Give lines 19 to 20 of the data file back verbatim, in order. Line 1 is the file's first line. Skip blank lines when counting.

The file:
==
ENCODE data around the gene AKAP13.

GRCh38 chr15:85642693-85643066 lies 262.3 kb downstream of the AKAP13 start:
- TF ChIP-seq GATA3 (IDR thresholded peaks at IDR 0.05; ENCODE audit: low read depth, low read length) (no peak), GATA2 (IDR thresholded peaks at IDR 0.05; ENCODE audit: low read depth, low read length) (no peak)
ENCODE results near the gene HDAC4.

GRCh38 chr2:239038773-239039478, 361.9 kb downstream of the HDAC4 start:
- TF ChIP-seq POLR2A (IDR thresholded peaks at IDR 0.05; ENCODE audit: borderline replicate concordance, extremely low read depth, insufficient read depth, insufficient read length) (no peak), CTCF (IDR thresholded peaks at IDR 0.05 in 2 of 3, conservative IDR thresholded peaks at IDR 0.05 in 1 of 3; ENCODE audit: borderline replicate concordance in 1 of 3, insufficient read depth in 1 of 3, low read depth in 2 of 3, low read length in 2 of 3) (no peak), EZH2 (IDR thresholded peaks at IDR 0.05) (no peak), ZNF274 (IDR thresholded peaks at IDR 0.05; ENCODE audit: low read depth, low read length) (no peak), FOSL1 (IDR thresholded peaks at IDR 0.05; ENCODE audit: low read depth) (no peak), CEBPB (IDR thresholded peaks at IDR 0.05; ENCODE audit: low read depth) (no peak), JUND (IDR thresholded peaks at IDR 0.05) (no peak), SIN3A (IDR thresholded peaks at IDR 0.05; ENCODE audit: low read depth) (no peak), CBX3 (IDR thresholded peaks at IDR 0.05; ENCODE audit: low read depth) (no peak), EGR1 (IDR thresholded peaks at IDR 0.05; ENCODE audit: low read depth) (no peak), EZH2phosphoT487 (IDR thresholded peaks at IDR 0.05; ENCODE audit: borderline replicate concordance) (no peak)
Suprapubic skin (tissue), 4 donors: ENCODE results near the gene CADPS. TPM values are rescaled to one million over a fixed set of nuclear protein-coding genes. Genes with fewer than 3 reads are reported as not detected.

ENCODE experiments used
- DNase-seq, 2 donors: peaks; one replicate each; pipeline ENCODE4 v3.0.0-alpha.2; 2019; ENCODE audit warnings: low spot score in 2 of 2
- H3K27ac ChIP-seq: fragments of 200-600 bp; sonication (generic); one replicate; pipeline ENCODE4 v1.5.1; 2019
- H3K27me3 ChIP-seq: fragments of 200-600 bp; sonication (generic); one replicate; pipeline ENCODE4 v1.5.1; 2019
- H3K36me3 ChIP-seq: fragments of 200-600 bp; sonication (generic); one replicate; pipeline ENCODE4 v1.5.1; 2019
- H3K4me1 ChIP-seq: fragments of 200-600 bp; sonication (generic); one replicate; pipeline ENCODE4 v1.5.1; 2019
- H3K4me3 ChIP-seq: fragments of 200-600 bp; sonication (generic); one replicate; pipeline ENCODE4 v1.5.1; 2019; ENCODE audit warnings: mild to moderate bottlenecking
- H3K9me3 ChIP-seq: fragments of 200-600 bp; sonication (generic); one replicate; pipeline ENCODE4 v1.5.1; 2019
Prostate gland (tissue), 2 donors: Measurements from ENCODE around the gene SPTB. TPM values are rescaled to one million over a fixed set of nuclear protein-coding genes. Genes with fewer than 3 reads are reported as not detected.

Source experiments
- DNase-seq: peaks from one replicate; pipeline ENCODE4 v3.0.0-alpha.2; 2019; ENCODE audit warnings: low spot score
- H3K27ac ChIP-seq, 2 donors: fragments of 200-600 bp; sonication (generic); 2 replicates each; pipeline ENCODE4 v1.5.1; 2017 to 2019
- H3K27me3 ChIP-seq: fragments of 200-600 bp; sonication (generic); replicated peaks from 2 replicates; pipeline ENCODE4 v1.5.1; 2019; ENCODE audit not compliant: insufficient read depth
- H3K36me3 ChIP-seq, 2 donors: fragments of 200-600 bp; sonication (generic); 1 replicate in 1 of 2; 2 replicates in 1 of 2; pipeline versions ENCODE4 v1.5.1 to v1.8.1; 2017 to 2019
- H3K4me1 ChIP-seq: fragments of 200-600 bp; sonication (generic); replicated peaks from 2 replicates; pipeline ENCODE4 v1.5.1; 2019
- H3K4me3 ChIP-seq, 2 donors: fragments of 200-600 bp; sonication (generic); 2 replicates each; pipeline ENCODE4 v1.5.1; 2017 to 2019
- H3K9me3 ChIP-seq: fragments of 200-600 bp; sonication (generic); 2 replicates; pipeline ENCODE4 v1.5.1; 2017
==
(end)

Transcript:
- H3K27ac ChIP-seq, 2 donors: fragments of 200-600 bp; sonication (generic); 2 replicates each; pipeline ENCODE4 v1.5.1; 2017 to 2019
- H3K27me3 ChIP-seq: fragments of 200-600 bp; sonication (generic); replicated peaks from 2 replicates; pipeline ENCODE4 v1.5.1; 2019; ENCODE audit not compliant: insufficient read depth